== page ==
While most of you already have a nutrient management plan for your pork operation, you'll need to expand it within the next two years. As part of the pending Confined Animal Feeding Operation's guidelines, the U.S. Environmental Protection Agency will require a Comprehensive Nutrient Management Plan.

USDA's Natural Resources Conservation Service is defining the nutrient elements of these plans. There are nine components to include in your CNMP:

1. Site maps, including a soil map
These maps are usually part of your overall conservation plan. They include, aerial photographs, computer-generated, geographic information system maps and printouts as well as hand-drawn sketches. Information is provided where you land-apply nutrients. This includes field boundary and acreage, location of any sensitive areas, existing soil types and characteristics.

2. Location and description of sensitive resource areas
If present, sensitive resource areas will be drawn on the site map. These areas may be highly erodible land, sole-source aquifer recharge areas, highly leachable soils, fields that have a high risk for phosphorus transport, areas in close proximity to neighbors or public areas.

Assessment tools and maps are available in the NRCS Field Office Technical Guide, which you can find at www.nhq.nrcs.usda.gov/Pro grams/ahcwpd/CNMPTG.pdf.

3. Soil, water, crop and manure analysis
You must include sample analysis of the soil, plants, water and organic materials, including hog manure used for nutrients.

4. Current or planned crop production sequence or crop rotation
It's essential to have a three- to five-year history of past, present and future crops for your nutrient management plan. This will help you determine your crops' nutrient needs and amount of carryover.

5. Expected yields
Soil, climate, crop variety and management skills are all factors in determining your crop yields. Consult with your state Extension service personnel or crop consultant for acceptable methods used in your area.

6. Nutrient sources available
Nutrient sources may include soil reserves, commercial fertilizer, animal manure and other organic waste products, irrigation water, atmospheric deposition and legume credits. Once again, check with your consultant for an accurate analysis.

7. Develop a nutrient budget for your planned crop rotation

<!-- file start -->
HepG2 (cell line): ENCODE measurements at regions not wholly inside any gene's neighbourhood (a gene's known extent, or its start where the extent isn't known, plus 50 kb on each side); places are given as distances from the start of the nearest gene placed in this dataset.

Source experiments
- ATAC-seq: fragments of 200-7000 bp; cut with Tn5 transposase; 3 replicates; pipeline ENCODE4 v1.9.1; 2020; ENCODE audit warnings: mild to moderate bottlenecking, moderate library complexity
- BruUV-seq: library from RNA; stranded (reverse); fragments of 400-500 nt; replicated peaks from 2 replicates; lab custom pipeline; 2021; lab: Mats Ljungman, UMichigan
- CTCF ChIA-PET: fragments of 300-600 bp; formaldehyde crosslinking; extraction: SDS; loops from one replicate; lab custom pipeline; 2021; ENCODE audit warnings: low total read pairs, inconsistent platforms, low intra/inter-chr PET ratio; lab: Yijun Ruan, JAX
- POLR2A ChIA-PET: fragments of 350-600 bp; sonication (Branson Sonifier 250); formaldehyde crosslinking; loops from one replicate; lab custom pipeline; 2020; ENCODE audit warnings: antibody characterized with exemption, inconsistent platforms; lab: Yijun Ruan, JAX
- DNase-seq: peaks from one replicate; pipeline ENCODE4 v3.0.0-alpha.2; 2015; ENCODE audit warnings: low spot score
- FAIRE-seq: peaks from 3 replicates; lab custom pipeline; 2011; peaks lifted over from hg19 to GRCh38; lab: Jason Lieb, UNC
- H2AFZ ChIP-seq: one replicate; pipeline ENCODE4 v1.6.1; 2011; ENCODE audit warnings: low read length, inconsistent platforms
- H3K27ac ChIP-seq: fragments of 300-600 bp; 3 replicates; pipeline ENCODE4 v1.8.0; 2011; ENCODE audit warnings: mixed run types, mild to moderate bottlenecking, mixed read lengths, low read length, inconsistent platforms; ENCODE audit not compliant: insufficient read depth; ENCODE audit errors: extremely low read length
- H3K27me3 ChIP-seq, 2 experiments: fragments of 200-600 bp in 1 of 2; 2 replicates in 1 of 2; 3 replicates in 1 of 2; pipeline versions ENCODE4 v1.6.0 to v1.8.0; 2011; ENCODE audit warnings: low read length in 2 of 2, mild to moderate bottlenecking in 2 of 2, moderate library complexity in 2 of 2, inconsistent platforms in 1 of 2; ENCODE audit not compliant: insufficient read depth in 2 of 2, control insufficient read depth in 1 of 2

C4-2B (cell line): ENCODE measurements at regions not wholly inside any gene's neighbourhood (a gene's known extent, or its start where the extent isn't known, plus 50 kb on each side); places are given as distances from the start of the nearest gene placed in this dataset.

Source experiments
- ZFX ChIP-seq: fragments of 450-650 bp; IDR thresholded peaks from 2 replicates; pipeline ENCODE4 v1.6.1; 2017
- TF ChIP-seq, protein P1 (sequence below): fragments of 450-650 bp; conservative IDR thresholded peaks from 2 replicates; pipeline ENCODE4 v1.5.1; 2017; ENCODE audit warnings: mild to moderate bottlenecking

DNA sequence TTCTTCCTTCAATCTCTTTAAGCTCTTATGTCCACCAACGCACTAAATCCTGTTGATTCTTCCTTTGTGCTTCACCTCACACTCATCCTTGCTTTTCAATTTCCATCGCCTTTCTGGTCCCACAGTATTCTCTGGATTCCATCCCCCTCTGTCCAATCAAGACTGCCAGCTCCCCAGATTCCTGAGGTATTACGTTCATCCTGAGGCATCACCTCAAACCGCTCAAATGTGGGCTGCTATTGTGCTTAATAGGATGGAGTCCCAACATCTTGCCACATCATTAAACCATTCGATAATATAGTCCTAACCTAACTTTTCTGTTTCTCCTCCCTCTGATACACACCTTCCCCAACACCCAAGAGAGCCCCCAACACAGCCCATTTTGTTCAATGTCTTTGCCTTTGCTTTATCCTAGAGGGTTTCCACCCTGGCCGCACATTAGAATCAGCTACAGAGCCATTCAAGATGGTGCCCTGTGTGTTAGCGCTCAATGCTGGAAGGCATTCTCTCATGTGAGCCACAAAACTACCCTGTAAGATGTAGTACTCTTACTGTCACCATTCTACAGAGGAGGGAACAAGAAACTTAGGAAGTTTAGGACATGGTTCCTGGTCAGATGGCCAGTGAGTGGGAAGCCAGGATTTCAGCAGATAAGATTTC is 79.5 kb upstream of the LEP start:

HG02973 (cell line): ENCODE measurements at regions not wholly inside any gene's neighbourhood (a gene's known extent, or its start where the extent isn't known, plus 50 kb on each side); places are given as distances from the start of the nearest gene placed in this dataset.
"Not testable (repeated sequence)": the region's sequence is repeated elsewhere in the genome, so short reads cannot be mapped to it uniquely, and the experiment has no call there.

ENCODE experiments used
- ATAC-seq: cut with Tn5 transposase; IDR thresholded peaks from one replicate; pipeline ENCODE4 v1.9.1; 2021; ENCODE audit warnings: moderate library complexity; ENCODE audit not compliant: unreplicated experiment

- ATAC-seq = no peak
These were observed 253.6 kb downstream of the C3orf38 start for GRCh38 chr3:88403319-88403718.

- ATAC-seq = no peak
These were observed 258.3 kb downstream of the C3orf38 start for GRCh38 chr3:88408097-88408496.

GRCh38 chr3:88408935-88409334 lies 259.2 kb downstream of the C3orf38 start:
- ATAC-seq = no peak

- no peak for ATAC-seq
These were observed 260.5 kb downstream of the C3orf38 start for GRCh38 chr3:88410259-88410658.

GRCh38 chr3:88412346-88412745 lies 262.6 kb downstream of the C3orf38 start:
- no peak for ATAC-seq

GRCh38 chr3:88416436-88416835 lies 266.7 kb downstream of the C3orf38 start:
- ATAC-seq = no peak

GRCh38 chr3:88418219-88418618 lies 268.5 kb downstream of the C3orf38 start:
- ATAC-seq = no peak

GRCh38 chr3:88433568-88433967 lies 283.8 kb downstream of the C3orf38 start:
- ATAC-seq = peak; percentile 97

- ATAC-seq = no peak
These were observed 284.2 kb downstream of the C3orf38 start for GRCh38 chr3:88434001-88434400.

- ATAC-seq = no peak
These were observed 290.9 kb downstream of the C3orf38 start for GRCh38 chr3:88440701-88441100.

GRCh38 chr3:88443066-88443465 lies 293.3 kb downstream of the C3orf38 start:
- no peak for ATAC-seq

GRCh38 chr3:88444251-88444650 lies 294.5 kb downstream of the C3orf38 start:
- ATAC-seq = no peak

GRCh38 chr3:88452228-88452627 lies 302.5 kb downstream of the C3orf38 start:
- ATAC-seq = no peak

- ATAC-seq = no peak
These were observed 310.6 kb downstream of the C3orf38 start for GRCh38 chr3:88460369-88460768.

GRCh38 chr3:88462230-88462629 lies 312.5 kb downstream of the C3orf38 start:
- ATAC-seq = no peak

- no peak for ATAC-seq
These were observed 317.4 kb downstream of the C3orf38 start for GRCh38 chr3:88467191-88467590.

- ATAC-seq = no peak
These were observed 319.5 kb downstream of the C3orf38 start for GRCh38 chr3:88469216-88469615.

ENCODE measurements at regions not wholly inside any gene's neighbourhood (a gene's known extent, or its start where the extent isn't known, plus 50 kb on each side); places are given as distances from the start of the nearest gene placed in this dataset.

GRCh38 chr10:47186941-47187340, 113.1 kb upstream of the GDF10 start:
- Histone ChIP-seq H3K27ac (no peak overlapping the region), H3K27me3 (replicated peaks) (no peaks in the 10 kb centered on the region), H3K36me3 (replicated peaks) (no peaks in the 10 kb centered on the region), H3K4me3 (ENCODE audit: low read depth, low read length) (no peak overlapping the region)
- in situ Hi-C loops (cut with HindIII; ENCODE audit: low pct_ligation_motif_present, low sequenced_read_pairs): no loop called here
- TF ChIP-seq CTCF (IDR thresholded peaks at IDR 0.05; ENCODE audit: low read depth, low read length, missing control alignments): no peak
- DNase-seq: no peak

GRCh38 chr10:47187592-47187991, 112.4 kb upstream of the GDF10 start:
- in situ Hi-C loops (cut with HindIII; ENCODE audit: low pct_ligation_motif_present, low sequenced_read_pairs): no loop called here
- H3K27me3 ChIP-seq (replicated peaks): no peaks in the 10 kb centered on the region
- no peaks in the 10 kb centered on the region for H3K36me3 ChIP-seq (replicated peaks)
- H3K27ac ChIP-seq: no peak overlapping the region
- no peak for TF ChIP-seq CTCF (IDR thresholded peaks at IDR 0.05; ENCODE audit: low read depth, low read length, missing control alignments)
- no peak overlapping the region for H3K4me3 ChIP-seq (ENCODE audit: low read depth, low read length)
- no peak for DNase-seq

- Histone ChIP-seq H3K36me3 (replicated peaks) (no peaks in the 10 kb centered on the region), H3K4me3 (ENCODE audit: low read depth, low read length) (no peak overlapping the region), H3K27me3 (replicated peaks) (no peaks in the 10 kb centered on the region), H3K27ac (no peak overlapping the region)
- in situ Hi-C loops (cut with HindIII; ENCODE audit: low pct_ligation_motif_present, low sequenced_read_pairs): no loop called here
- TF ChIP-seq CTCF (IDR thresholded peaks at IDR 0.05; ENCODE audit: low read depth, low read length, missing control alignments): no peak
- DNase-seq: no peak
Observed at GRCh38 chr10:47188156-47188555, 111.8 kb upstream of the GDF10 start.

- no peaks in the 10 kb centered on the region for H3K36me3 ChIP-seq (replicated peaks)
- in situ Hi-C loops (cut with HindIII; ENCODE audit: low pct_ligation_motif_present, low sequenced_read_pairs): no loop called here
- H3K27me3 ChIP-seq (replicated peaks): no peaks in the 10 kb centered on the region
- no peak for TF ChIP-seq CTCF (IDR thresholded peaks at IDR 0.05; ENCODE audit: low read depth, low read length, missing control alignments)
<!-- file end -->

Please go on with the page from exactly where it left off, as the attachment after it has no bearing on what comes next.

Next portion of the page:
A nutrient budget determines the amount of nutrients available from all sources and compares this to the amount of nutrients required to meet the expected yield. If the crop-yield nutrient requirement exceeds available sources, then you'll need to apply additional nutrients. If nutrient supplies exceed crop requirements, then you must take management measures to ensure the excess nutrients are either reduced or their application will not cause detrimental effects to area resources.

8. Recommended rates, timing and method of nutrient application
You'll receive three specifications for nutrient application. The application rate depends on the nutrient budget results.

Timing is determined by the crop's growth stage, field conditions for application, equipment and climatic conditions.

How the nutrient is applied will be based on its form and consistency, soil and weather conditions and potential for movement or loss to the environment.

9. Operation and maintenance of the nutrient management plan
Review and update your plan on a regular basis. This includes taking periodic soil tests to track soil reserves, calibrating application equipment to maintain consistent nutrient amounts, supplying uniform and precise nutrient amounts and maintaining manure management records.

If you have any or all of this nutrient management information available, start compiling it now. Having it available in one location, either in a notebook, file or on your computer, will make life easier during the next couple of years.